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I’ve been doing some reading about how language develops and is interpreted, and I wonder how we might apply it to This Thing of Ours. One article talked about how my beloved Philadelphia accent is dwindling, as Millennials will have none of it. (See Footnote)  I can’t imagine life without hearing someone say, “Go Fluffia Iggles” about 100 times a year. (I’m a Gi’nts fan, but I have lived in or near Philadelphia most of my life, so it’s like fingernails on the blackboard.) How do you warsh dishes in Fluffia? With “wudder in the zinc,” of course. 

A couple of generations ago, we had President Franklin Delano Roosevelt’s very precise, measured, and formal speaking style. People of means and education tended to emulate him, and it could be pure torture to hear my parents’ and grandparents’ generation, in general conversation. 

At the other end, my favorite radio station is now asking us to “Score some tix for da Winn-uh Jawn.” 

FDR might look at this and say, “Well, if they spoke properly, you’d understand that they wanted you to attend their exciting yearly winter concert.” Yeah, I knew that, but when “jawn” first came into usage, I had to look it up in The New Urban Dictionary. Bet you did, or maybe you are, right now! Yes, I am trying to be “hip,” and not “hip-replacement.”

You can optimize your online searches. Get your practice’s education materials quite spiffy. Wellness-screen until they don’t feel well. It’s all lost if you don’t communicate face-to-face. 

In our high-tech world, patients still crave personal interaction, and I suggest that the quality of these interactions is one of the first things that people will remember. It starts with a clear, concise, and slow-enough manner of speech. Eye contact is key, as you’ll get the cues that tell if patients are on board with you, or if they are lost in the morass of “stuff” that we tend to tho’ down. I mean, lost in the waves of facts and options that we tend to present. Lose the interpersonal interaction after running nine exhaustive digital tests, and you’ve lost the patient.

The next time a patient admires your JCC technique or your painless tonometry will probably be firsts. How you put them at ease? Now there is the rub. Do you communicate like FDR in one of his Fireside Chats, or do you rap like Eminem? The answer is somewhere in between, but I’ll repeat an old notion that is said about how you dress and appear. If you rap like Eminem, there are some who will love it, and most who won’t. Go moderate, and you’ll appeal to most everyone.

Let’s suggest a way of resolving this personal communication issue. 

I’ve got one that works for me, and you can readily adapt. Ever see the end of a golf tournament on TV? No matter the intensity of the final round, there is a noticeable change in body language when the last putt is sunk. Win or lose, the caps come off, hands are extended, and appropriate pleasantries are exchanged. Relaxation and respect are the keywords. It continues into the post-match interview.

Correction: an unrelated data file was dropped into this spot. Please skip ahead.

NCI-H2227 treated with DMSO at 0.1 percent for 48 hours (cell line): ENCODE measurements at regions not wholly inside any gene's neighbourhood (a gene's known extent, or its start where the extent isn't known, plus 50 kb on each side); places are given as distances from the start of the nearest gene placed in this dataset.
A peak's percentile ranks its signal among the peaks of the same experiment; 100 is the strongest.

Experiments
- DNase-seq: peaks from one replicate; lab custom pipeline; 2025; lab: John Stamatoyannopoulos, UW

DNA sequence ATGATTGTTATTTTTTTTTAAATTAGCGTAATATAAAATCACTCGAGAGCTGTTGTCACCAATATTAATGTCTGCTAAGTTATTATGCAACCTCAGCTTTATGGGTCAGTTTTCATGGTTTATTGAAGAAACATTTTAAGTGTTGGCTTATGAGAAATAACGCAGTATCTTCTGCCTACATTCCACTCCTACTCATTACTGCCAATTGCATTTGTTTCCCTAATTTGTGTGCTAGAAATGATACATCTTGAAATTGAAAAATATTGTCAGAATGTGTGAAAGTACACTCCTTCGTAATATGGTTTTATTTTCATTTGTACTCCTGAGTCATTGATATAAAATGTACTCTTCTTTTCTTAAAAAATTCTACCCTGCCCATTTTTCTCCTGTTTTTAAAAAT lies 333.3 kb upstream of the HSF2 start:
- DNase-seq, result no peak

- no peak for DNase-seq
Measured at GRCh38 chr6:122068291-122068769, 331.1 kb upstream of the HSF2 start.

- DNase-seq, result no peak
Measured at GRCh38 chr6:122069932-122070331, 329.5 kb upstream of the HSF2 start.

Here’s where my adaptation comes in. At the end of each visit, when all the putts are sunk, I (figuratively) remove my hat and shake hands. Instead of “great round, you really played well,” I give a brief summary in addition to the consultation that we’ve already reviewed in the exam room. “I’m glad it turned out to be nothing serious for you.  Please let me know if my suggestions don’t work out.” 

The post-consultation comments have the most positive spin that I can muster. 

Flagstick back in, see you next year! So, you aren’t into golf? How about the pleasantries that are exchanged with the conductor at the end of a classical music concert? Or, perhaps look at the parting comments by the head waiter at a top restaurant? Absorb the body language, expression, and tone of voice, and adapt accordingly.

None of it is rocket science. It simply adds up to extending kindness and treating patients the way we would all like to be treated.

Communicate well, enjoy the implicit interpersonal relationships you’ll build, and patients will make a visit to your office their own Winn-uh Jawn!


Footnote:

https://6abc.com/society/philly-accent-one-of-the-worlds-most-studied-dialects/5140785/?fbclid=IwAR1-Y4r3LkDblqd9Xf_wtWMVp03gbtpR7Nsv8VUHeJyT44yZ6l3O1yGYebs

Bill Potter
Associate Editor, Dugout Dirt Editorial for odsonfb.com. Dr. Bill Potter is the senior optometrist at Millennium Eye Care in Freehold, New Jersey. Millennium is a multi-subspecialty optometry/ophthalmology practice, where Bill has practiced for 31 years. Prior to this, he served for 3 years as a Captain and optometrist in the U.S. Air Force. Bill is a graduate of the University of Pennsylvania and the Pennsylvania College of Optometry. He serves as a member of the Review of Optometry’s Editorial Board. The Primary Care Optometry News honored Dr. Potter in 2016 by listing him as one of the “PCON 250” top leaders and innovators in his field. Dr. Potter has a special interest in uveitis and other ocular inflammatory diseases and has lectured and published many articles in this area. Most recently, Bill’s CE article on “Red Disease in Glaucoma” appeared in the March 2017 Review of Optometry.

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